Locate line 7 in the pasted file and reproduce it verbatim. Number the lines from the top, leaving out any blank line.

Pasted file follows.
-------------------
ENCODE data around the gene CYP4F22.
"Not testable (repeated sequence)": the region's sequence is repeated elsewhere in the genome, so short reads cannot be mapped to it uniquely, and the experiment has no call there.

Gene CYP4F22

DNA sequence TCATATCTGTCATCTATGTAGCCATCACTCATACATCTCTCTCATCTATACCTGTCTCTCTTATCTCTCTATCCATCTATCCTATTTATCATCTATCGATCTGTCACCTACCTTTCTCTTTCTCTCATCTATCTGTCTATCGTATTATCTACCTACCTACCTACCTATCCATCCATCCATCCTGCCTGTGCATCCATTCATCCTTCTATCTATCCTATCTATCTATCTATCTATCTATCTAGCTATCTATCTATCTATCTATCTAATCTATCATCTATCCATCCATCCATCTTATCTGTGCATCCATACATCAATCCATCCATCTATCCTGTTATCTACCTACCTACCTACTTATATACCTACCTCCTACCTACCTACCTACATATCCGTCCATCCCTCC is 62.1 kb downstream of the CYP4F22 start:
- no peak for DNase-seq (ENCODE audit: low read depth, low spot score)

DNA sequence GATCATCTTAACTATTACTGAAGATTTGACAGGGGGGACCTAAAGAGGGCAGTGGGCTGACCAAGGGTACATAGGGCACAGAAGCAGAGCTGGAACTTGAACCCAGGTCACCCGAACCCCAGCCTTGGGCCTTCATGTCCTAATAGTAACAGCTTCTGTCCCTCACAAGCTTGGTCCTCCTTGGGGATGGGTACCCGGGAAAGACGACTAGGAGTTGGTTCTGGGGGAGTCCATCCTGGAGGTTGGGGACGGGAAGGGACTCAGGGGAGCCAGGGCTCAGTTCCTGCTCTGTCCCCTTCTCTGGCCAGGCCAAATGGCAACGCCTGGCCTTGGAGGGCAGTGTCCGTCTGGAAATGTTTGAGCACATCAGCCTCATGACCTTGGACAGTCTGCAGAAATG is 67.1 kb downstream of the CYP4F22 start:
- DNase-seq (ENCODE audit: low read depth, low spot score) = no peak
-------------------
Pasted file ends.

- DNase-seq (ENCODE audit: low read depth, low spot score) = no peak